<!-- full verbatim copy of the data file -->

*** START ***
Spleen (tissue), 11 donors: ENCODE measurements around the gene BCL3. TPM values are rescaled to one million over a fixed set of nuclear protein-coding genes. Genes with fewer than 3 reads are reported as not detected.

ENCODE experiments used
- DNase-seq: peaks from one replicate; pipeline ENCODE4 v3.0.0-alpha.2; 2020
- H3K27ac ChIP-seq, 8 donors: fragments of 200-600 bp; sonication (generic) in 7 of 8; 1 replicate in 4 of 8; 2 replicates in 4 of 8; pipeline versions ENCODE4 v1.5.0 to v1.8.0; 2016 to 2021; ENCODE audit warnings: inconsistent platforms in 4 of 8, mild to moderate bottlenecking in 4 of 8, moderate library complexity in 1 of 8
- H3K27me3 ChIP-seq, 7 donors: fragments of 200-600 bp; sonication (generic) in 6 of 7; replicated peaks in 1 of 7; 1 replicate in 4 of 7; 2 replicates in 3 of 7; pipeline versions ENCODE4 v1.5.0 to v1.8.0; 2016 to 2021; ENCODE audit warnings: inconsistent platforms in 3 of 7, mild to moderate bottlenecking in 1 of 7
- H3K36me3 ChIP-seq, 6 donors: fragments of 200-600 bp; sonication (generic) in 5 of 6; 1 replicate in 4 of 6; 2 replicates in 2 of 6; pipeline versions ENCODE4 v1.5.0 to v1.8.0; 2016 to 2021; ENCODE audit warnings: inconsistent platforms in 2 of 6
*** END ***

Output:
Spleen (tissue), 11 donors: ENCODE measurements around the gene BCL3. TPM values are rescaled to one million over a fixed set of nuclear protein-coding genes. Genes with fewer than 3 reads are reported as not detected.

ENCODE experiments used
- DNase-seq: peaks from one replicate; pipeline ENCODE4 v3.0.0-alpha.2; 2020
- H3K27ac ChIP-seq, 8 donors: fragments of 200-600 bp; sonication (generic) in 7 of 8; 1 replicate in 4 of 8; 2 replicates in 4 of 8; pipeline versions ENCODE4 v1.5.0 to v1.8.0; 2016 to 2021; ENCODE audit warnings: inconsistent platforms in 4 of 8, mild to moderate bottlenecking in 4 of 8, moderate library complexity in 1 of 8
- H3K27me3 ChIP-seq, 7 donors: fragments of 200-600 bp; sonication (generic) in 6 of 7; replicated peaks in 1 of 7; 1 replicate in 4 of 7; 2 replicates in 3 of 7; pipeline versions ENCODE4 v1.5.0 to v1.8.0; 2016 to 2021; ENCODE audit warnings: inconsistent platforms in 3 of 7, mild to moderate bottlenecking in 1 of 7
- H3K36me3 ChIP-seq, 6 donors: fragments of 200-600 bp; sonication (generic) in 5 of 6; 1 replicate in 4 of 6; 2 replicates in 2 of 6; pipeline versions ENCODE4 v1.5.0 to v1.8.0; 2016 to 2021; ENCODE audit warnings: inconsistent platforms in 2 of 6